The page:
Tuesday, March 5, 2013

Attitudes, Affects & Alliances in Scholarship (Part 3): Silence


Sukshma Vedere


Silence is my zone of comfort. Having grown up in a conservative family, where talking to the opposite sex made elders shake their heads in disapproval, going to parties was denied with a firm “NO”, and watching the television was considered “a waste of time”, I grew up to be an anti-social geek with books as friends and silence as companion. 

I hated drawing attention and always preferred to remain in the background of any social events/gathering. I loved to be unnoticed! The back bench in class was always mine, from where I tried to evade the teacher’s questioning eyes. Maintaining distance from people made me feel secure. Few ever knew what was on my mind, I was either considered mysterious or dull by peers.


However, from the moment that I decided that I wanted to focus on academics and saw the need to acquire teaching skills to improve my chances of employment, my silent bubble burst. It took me a lot of effort to face the classroom, becoming the object of attention as a teacher. 

I often wondered why academics was always associated with rhetoric and wished it had been otherwise. Why is vocal language the normative means of communication? Can’t people communicate in silence? -were some of the questions which intrigued me at that time. Some of my friends used to joke saying that I ought to become a teacher for the vocally challenged/dumb/muted.

In retrospect, I find it ironical that I have gained proficiency in several languages/ means of communication and prefer silence to rhetoric. I believe that meaning is fluid in a space of silence and that orality shatters the “subjunctive possibilities” of meaning by making things explicit. Speech is a selective device that overlooks subtle experiences to highlight a dominant experience and validate it as reality.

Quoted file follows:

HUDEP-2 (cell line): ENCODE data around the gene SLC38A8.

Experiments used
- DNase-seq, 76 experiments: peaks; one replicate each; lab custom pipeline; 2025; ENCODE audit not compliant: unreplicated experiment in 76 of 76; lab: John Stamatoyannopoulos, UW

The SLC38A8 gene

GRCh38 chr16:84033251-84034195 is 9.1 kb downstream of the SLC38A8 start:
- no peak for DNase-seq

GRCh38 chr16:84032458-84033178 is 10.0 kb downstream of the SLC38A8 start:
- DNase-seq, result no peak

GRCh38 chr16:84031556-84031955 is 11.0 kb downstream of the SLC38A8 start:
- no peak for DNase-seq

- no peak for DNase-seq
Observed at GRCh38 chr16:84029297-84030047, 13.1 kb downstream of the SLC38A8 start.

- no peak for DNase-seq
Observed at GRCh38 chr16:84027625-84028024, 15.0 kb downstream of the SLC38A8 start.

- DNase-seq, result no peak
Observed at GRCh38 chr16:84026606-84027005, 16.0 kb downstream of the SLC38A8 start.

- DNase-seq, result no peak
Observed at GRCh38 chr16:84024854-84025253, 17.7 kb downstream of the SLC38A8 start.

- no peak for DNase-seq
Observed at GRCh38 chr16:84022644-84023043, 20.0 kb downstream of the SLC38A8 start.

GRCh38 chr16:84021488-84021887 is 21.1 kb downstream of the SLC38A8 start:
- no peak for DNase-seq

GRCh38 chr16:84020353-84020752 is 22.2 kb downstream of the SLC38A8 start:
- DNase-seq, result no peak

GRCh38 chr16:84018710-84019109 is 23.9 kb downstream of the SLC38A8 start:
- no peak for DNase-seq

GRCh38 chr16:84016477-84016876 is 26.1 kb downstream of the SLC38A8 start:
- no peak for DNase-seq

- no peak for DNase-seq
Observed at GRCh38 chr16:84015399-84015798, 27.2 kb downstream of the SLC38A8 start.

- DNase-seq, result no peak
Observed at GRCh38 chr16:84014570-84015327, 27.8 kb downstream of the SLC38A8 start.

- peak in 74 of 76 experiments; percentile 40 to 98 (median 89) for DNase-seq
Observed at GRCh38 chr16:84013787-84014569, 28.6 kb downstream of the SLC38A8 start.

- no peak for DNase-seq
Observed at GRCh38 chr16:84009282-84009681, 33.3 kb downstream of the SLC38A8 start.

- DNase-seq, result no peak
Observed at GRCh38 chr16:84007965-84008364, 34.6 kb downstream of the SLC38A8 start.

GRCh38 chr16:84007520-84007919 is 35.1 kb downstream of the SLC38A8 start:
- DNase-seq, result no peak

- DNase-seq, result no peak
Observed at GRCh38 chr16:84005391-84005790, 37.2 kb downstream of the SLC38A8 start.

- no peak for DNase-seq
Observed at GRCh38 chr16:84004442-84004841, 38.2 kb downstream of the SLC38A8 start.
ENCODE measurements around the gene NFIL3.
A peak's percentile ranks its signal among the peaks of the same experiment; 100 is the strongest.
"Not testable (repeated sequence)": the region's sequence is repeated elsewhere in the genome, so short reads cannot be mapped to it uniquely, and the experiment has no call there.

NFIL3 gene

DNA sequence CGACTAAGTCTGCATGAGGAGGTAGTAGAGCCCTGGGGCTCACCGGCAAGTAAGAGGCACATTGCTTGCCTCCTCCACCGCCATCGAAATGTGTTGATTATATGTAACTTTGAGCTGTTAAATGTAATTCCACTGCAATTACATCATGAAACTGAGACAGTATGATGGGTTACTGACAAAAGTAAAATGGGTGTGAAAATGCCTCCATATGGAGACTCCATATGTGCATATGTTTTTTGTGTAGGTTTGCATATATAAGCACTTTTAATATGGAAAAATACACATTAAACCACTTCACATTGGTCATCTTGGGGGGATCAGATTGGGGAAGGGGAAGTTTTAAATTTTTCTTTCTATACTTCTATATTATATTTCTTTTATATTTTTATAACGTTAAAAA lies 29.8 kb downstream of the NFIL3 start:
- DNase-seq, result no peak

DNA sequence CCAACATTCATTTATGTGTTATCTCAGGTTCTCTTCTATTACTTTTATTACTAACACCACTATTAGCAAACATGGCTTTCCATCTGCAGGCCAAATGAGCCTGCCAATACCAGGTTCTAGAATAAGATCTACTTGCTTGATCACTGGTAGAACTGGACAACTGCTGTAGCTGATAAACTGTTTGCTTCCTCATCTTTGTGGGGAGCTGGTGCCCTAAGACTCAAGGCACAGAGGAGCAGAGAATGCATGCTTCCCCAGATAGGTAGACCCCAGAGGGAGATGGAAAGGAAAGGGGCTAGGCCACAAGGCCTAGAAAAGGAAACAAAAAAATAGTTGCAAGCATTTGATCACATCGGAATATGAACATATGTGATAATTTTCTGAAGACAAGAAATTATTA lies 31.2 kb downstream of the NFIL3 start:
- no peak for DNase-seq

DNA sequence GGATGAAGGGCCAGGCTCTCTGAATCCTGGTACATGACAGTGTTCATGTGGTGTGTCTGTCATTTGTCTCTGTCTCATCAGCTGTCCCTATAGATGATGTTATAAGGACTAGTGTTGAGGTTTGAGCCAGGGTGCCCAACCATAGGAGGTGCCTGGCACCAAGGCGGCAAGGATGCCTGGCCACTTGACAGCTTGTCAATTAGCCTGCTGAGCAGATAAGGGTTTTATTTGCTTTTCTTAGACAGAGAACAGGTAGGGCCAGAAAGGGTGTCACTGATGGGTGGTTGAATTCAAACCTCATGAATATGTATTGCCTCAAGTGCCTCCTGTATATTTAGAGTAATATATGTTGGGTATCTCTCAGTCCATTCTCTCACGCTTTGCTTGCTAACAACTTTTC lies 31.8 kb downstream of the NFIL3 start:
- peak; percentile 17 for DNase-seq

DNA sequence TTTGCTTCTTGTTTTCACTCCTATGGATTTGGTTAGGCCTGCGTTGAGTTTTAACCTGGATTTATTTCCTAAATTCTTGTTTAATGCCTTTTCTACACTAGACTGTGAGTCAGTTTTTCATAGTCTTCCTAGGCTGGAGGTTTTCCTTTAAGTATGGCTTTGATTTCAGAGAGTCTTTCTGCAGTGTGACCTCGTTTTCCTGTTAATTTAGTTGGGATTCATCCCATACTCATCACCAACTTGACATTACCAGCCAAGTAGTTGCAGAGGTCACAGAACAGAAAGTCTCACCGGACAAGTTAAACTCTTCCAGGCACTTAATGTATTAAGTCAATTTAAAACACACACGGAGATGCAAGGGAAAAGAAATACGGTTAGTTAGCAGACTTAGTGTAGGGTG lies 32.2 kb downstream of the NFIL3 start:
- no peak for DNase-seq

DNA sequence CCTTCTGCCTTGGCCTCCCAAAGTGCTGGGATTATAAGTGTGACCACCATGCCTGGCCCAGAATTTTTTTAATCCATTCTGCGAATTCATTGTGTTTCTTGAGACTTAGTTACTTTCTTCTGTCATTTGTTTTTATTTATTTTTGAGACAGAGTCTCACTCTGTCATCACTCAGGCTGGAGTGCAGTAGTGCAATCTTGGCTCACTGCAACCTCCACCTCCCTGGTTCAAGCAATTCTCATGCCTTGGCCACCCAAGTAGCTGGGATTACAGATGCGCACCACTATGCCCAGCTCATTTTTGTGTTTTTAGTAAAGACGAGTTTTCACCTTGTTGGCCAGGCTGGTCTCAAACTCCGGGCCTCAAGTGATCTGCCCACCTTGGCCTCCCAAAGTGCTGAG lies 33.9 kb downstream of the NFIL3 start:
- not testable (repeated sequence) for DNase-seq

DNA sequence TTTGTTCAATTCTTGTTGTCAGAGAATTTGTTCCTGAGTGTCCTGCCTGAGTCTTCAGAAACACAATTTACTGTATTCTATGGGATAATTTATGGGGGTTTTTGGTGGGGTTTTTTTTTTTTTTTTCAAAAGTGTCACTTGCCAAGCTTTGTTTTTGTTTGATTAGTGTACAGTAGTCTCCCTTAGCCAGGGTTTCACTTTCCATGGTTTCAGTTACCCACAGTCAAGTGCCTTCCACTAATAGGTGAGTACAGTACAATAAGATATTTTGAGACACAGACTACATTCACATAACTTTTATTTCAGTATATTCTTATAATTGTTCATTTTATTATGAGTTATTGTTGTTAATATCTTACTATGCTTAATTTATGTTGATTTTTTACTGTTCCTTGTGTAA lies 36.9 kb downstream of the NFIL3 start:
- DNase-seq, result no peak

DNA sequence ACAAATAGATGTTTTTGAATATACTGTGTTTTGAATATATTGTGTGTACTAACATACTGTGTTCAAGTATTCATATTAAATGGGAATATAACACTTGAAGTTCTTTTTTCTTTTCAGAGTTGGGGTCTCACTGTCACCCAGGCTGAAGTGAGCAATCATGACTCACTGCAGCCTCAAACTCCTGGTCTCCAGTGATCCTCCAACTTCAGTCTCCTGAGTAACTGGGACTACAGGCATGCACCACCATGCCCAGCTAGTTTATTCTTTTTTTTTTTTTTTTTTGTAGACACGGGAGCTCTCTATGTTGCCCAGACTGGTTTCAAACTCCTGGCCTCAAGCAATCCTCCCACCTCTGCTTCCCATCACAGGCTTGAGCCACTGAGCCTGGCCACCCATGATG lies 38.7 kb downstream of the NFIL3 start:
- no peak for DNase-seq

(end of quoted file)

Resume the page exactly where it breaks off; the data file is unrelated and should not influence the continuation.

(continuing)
In silence, my identity is fluid, no one knows me or judges me, not even myself. I like it that way. 

In The History of Sexuality Foucault explains:

"Silence itself—the things one declines to say, or is forbidden to name, the discretion that is required between different speakers—is less the absolute limit of discourse, the other side from which it is separated by a strict boundary, than an element that functions alongside the things said, with them and in relation to them within over-all strategies.... There is not one but many silences, and they are an integral part of the strategies that underlie and permeate discourses."

In my research, I am interested in discourses of silence, and unhistorical narratives which reveal experiences which have gone unrecorded in the span of history. It is time to take a look at how silences shape reality and construct experiences, how silences contain fluid identities and affects which get trapped in the rhetoric of language when made explicit. 


Listen via Podcast to
the M.A.T.C.H. Round-Table 
"Attitudes, Affects & Alliances 
in Scholarship"
15 February 2013

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